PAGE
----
In my work with the 1841 census, I have written before about the abbreviations used to record occupations. Today I found another unknown one, ‘F.C.’ which, from what I can glean looking at the original record, was unknown to the people who totaled up the census returns.
The census was operated in two phases (at least). The enumerator went round all the houses and recorded the names and occupations of the people who resided there on the night of the 6th June. In Unst in 1841, the enumerator for district 1 was George Robertson, who was also the registrar. We know this because he signs the last page of the enumeration booklet (there were 9 enumeration districts and thus 9 booklets to cover Unst in 1841, each with a different enumerator, picked from the upstanding gentlemen of the community).
I CERTIFY and declare that the Account of the Population of the District for which I am Enumerator, contained in this Schedule, has been truly and faithfully taken by me, and that, to the best of my knowledge and belief, the same is correct, so far as may be known.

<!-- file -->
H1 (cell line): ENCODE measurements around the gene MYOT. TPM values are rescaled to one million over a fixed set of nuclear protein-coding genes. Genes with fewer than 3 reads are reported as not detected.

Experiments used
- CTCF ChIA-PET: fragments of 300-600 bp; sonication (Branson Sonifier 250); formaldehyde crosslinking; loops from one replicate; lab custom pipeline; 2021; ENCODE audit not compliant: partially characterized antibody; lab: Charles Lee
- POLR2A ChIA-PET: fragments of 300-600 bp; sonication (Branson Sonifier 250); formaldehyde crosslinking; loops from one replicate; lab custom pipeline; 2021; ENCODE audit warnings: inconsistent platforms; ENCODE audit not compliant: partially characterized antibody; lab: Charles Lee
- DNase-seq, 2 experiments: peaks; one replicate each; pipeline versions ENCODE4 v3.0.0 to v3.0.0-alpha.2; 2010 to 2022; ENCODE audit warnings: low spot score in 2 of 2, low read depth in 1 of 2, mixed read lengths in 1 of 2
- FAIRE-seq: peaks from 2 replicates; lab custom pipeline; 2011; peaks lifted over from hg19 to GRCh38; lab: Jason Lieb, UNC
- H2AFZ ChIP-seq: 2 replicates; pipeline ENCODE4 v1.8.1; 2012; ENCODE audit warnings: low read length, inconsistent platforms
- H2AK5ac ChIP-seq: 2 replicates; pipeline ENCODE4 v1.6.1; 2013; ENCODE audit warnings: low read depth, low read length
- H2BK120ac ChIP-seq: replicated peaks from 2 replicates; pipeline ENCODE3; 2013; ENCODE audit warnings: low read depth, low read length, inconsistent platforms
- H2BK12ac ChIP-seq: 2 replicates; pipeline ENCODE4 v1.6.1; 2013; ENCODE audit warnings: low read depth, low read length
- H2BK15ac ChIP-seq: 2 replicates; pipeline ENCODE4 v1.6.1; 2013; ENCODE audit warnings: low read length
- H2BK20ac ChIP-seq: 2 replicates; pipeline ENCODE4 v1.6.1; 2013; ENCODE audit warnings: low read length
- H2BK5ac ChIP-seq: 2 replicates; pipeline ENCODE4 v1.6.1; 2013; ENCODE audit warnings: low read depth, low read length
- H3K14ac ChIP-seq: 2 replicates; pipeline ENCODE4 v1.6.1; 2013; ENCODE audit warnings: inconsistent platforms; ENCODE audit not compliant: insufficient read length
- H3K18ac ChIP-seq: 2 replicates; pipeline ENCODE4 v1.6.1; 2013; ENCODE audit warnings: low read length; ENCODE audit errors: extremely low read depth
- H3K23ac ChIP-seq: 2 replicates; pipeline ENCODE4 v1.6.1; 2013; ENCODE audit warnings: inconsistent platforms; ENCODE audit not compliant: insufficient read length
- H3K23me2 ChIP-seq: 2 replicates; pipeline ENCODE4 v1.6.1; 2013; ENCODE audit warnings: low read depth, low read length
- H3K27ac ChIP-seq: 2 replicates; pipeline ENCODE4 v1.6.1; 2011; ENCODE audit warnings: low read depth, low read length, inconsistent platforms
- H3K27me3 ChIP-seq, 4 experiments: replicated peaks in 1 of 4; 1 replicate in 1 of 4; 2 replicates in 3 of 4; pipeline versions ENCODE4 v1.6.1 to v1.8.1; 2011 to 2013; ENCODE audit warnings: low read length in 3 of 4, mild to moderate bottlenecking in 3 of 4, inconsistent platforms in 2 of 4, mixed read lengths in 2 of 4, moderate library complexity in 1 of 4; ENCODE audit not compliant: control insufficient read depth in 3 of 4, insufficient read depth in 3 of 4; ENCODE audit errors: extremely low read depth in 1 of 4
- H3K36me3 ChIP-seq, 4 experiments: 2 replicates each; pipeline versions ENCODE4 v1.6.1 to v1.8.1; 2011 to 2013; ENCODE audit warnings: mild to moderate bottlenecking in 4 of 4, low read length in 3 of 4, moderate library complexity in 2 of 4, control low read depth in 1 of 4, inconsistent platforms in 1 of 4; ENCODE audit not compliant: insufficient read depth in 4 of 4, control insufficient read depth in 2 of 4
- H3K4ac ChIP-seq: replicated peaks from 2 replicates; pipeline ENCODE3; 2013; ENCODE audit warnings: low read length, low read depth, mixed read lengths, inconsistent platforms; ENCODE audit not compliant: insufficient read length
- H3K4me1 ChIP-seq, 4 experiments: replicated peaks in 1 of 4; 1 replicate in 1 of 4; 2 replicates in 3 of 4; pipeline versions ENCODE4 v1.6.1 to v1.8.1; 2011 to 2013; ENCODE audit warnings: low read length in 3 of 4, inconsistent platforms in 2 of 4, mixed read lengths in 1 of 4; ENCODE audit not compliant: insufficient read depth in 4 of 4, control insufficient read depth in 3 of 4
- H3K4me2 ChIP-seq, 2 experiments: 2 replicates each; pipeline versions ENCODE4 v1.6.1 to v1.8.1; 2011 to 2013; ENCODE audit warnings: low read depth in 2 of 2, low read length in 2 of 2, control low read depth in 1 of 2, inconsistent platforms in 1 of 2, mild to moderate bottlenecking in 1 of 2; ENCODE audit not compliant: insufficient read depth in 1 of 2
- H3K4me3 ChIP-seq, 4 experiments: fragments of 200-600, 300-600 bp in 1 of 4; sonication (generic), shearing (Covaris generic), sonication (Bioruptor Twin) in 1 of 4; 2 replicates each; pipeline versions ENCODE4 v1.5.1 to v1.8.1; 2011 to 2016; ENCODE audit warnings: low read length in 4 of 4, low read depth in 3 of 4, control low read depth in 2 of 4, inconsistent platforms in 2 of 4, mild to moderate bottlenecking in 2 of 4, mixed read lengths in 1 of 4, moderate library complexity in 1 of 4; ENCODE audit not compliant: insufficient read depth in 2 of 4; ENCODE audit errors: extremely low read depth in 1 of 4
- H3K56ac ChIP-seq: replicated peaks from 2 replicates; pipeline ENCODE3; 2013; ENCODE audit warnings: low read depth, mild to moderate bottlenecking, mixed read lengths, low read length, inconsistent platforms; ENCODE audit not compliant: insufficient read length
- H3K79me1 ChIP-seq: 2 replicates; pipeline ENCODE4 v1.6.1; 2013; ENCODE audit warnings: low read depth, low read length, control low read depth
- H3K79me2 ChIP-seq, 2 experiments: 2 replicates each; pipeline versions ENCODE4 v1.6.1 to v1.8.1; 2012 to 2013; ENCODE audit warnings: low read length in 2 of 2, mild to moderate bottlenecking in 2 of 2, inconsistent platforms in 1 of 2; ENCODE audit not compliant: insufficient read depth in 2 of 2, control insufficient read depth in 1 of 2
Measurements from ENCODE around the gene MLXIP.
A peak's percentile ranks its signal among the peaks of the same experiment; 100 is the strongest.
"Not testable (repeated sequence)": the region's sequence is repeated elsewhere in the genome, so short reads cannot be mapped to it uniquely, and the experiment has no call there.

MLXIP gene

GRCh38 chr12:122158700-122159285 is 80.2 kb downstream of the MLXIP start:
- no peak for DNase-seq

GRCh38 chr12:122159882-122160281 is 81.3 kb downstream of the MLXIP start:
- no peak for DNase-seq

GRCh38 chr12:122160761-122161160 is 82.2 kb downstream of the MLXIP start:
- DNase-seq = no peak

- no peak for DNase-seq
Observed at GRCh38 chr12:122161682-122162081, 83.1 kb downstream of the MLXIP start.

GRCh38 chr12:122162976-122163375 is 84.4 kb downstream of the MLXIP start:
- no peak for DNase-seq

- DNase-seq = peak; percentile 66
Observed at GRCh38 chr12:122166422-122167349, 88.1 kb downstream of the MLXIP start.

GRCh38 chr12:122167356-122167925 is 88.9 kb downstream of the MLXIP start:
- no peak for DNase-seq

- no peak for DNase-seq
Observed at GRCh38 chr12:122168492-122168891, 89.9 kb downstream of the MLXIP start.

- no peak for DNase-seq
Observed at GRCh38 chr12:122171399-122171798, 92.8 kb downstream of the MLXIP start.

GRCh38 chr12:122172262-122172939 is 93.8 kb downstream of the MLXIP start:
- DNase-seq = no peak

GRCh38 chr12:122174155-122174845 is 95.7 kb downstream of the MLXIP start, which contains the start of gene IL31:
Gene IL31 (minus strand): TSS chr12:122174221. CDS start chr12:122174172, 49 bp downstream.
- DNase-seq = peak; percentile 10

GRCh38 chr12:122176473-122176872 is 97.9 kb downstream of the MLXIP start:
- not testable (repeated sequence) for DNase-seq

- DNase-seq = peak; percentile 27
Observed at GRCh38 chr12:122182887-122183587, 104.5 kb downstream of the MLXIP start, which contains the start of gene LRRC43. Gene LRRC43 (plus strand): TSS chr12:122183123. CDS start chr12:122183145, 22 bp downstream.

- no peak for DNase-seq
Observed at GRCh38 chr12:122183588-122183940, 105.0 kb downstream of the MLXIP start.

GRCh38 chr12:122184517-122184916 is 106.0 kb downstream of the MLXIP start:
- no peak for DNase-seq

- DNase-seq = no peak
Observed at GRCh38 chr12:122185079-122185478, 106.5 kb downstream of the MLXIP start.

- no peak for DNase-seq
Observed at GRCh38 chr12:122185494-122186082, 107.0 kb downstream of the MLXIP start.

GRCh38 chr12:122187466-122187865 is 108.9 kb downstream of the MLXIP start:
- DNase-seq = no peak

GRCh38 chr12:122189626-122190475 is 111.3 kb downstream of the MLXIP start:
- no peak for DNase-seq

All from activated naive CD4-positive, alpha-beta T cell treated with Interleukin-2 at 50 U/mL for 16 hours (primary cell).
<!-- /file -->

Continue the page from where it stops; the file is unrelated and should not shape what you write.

Witness my hand this seventh day of June 1841.
Geo Robertson Enumerator.
Then in the next phase, the enumeration booklets were counted up, including occupations being totaled up. You can see the ‘workings’ of these counters as they go through the booklets, because they cross off the occupations as they count them. As genealogists this can sometimes be rather annoying if it obscures what was originally written by the enumerator! The occupations were normalised to aid in this counting, which is where, in later census years, the occupation codes come from.
On this particular page of the Unst 1841 census, John Harper who is residing in Humron, is recorded by the enumerator as having an occupation of F.C. The counter clearly didn’t know what this was because it is not crossed out, suggesting it was not counted, and in the left hand side margin against this entry there is a cross and something scribbled in a different hand from the writing done by the enumerator. I cannot make out the writing, but I suspect the jist of it is to indicate an unknown occupation.
The thing is, having spent quite some time now looking at the complete Unst Family Tree, I have grown very familiar with the occupations of the area. The most common male occupations recorded are ‘Fisherman’ and ‘Fisherman & Crofter’. I suspect that F.C. stands for ‘Fisherman & Crofter’. In 1841, this should have been recorded by the enumerator as ‘Fa & Fm’ – short for ‘Farmer & Fisherman’ – just as several others were recorded on the same page.
Perhaps it had been a long night!